Day 44: Güemes to Santander (18 kms)

Pilgrim in the mist

The sun was making a valiant effort to burn off the low hanging morning mist, but as we walked out of the albergue it was into a world of muted light and interesting shadows. It was going to be another warm day (upper 70’s). The humidity was already dampening our shirts. It turned out we had about 35 people in the albergue last night. My estimation of 50 was just a bit off. The albergue is run by an interesting man named Ernesto Bustio. He gathered all hands last night at 7:30 to explain his albergue and the spirit behind it. He had a Spanish lady translate his words into English, as all in attendance could understand Spanish or English. This presentation lasted over an hour and a half. He mostly gave a synopsis of his life. He stated he had been ordained as a priest at age eleven (that’s correct, 11). He said he was assigned a parish in a remote part of the Pico Europa mountains. After many years of study and work, he took a sabbatical and went on a long journey of personal discovery with three of his friends. It was during this time (in Africa, South, and Central America) he developed his philosophy of peace, justice, and compassion. It is this philosophy that he shares through his work at the albergue. He is not preachy. He is long winded, but not preachy. He seems a genuinely caring person, who truly enjoys the atmosphere he has created, and the work he is doing, in this unusual (in a nice way) albergue.

Ernesto encouraged everyone to walk the scenic route around cliff edges to the Santander ferry at Somo. There are shorter routes that follow main roads and bike paths, but we decided to head to the coast. As has happened to Robin and I before on this trip we got a bit lost. The way marking and the guidebook map seem to agree, and then they don’t. We followed yellow arrows right up to point where we were a couple of kms from the town of Loredo (not Laredo), and now on a main road. The guidebook had us out on the edge of a cliff (sort of). We got sorted out, walked into Loredo, had a cold drink, got directions, and carried on without any further problems to the ferry at Somo. Regarding the ferry, it is simply a jetty with stairs going down to the water. No fancy, or even humble terminal, or signage until you are reading the schedule on the side of what looks like a bus shelter. But, the boat turned up, and a bunch of us piled on for the half hour ride into downtown Santander (2.65 euros per person, one way). By the time we reached the dock both Robin and I were ready for a rest. Earlier as we were wandering along the cliffs (no shade) I started to feel a little sense of heat exhaustion coming on. I am not sure why, as it wasn’t that hot. But, that is the closest to what I can match the feeling to. As luck would have it the hotel we booked into (for another 2 day break) was just down the street from the ferry dock. A shower, and some rest worked wonders. No lingering issues. Good to go again. We have forced ourselves (not much resistance expressed) to take some days off so we don’t arrive in Santiago ahead of our travel schedule. Right now, we are still a few days ahead so we will see where else we can take a break (Oviedo, Lugo). For now we are back in the R & R mode until Saturday. Robin has located a Chinese restaurant so we are happy to give the pintxos a break for tonight. We have been hitting them pretty hard lately as that is basically what you can find in the afternoon, if you don’t feel like waiting until 8:30 to eat. No complaints, but my goat cheese and ham level is running a bit high. That’s how things shaped up today. Now it’s time for my siesta, more later from sunny (and hot) Spain.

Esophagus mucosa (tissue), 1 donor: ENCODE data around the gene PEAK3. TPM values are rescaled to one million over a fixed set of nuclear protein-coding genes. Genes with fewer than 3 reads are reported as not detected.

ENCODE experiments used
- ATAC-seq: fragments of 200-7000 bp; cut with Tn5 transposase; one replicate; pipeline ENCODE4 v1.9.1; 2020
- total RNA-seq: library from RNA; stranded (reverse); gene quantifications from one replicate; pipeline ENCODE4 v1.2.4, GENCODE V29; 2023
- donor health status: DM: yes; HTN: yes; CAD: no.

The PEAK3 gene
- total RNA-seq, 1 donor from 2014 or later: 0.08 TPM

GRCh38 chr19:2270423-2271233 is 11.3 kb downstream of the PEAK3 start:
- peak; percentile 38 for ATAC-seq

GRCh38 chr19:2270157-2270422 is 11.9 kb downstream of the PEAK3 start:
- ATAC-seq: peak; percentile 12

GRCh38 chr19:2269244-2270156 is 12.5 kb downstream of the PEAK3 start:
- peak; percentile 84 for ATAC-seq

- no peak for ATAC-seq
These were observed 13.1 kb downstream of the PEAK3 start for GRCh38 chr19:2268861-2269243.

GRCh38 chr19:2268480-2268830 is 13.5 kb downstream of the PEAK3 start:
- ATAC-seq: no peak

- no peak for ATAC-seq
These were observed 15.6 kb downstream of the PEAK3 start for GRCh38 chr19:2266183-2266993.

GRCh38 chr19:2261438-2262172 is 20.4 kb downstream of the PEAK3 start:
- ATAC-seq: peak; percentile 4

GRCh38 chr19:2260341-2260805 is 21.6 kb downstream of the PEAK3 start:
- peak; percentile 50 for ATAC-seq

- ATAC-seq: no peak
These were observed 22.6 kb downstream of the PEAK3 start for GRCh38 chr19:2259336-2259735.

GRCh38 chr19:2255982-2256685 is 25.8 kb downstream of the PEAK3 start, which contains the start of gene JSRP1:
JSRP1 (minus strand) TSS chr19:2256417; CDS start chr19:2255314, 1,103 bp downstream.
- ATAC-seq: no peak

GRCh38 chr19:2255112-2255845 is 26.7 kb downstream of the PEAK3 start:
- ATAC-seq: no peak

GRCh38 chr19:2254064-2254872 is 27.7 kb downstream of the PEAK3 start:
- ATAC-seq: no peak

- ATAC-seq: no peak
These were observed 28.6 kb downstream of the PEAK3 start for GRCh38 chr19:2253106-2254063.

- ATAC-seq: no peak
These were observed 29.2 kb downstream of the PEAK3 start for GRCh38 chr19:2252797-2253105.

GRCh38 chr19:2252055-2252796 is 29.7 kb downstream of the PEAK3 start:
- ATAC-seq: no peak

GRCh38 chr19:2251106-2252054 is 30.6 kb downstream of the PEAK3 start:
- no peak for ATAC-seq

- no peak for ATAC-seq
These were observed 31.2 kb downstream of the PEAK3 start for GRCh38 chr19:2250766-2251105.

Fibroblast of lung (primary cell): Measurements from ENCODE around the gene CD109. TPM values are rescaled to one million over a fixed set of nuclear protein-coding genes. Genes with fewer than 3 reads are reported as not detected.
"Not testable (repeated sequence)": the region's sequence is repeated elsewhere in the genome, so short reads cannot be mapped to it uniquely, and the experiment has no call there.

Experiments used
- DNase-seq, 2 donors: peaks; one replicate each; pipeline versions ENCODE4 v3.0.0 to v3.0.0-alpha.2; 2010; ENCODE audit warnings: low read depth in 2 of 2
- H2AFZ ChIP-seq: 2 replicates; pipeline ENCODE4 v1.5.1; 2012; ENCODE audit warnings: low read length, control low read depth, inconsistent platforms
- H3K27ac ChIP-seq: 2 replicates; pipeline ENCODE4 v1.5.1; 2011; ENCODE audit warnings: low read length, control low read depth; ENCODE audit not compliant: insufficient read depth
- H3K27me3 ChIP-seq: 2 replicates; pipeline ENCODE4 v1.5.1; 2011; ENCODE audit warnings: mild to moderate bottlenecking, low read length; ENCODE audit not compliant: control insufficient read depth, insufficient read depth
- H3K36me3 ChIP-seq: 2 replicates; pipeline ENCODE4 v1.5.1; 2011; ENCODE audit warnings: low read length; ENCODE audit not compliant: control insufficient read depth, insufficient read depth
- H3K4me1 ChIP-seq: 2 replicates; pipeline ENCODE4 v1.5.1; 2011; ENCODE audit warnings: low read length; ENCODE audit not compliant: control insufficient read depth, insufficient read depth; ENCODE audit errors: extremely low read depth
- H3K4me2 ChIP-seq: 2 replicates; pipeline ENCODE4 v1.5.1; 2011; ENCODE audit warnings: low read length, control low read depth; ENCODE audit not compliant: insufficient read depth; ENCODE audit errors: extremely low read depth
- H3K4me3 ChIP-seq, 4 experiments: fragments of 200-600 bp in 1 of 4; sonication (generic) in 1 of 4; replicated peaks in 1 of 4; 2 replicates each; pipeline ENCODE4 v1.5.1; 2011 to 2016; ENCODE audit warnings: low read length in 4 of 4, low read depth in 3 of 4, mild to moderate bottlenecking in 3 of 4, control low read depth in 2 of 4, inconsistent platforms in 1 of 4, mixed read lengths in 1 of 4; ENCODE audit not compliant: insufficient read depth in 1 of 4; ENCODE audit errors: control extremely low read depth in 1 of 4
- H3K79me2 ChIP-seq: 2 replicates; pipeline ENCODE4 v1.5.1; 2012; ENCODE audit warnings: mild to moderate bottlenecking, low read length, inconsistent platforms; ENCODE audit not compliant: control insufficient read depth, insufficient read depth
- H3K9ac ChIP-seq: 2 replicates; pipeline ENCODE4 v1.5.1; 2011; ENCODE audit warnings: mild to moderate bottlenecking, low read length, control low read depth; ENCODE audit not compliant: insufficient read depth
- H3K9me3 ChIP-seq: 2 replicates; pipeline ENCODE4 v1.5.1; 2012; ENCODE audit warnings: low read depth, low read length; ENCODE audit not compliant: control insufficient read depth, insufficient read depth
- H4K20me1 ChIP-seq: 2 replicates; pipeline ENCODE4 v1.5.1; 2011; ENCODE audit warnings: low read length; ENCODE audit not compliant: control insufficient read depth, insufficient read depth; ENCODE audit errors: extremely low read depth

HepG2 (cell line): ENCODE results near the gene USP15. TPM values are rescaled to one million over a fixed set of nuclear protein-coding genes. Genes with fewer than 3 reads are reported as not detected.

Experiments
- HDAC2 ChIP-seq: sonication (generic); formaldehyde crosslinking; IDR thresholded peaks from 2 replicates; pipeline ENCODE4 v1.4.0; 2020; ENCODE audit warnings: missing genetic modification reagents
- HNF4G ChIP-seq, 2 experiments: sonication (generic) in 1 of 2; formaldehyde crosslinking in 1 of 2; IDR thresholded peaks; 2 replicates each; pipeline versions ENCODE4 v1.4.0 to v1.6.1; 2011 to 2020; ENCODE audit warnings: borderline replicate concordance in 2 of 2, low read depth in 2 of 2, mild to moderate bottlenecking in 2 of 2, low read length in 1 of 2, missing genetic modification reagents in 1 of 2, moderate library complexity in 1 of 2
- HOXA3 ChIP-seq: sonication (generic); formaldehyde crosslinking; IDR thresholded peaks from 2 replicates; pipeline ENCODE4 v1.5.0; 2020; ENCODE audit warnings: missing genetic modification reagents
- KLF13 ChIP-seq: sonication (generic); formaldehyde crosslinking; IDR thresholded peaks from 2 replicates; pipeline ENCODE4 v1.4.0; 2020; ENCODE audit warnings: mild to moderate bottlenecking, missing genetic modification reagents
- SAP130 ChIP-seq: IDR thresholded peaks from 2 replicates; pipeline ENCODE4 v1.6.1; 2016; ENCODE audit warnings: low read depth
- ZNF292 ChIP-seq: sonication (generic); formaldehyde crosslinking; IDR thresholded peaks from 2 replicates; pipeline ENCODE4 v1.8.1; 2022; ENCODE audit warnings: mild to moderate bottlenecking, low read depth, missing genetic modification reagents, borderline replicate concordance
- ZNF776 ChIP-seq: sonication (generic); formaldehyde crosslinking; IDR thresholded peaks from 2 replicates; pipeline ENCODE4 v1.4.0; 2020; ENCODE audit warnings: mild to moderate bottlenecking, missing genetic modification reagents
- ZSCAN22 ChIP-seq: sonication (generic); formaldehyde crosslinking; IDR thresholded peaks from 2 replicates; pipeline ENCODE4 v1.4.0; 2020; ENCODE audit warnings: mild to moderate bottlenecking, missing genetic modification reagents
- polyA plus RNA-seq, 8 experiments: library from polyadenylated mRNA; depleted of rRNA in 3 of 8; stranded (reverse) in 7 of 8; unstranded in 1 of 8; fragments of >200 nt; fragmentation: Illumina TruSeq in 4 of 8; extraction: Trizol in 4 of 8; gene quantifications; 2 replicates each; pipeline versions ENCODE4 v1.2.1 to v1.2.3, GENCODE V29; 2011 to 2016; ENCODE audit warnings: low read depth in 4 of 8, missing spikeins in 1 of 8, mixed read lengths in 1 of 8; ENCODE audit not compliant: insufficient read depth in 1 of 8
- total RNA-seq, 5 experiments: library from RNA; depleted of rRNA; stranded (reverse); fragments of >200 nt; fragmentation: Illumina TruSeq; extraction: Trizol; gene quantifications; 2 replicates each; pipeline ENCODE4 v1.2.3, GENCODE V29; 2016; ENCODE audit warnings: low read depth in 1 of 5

Leaving the albergue this morning
Mist burning off
The road to Galizano
Galizano and the cliffs
Sign at a bar
Bike path into Somo
Ferry dock in Somo
Ferry shelter
Somo ferry to Santander
Arriving Santander
First street you hit after stepping off the ferry
Bank of Santander
Robin looking for shade
Our hotel is just beyond the statue

Leave a Reply

Fill in your details below or click an icon to log in:

WordPress.com Logo

You are commenting using your WordPress.com account. Log Out /  Change )

Google+ photo

You are commenting using your Google+ account. Log Out /  Change )

Twitter picture

You are commenting using your Twitter account. Log Out /  Change )

Facebook photo

You are commenting using your Facebook account. Log Out /  Change )

w

Connecting to %s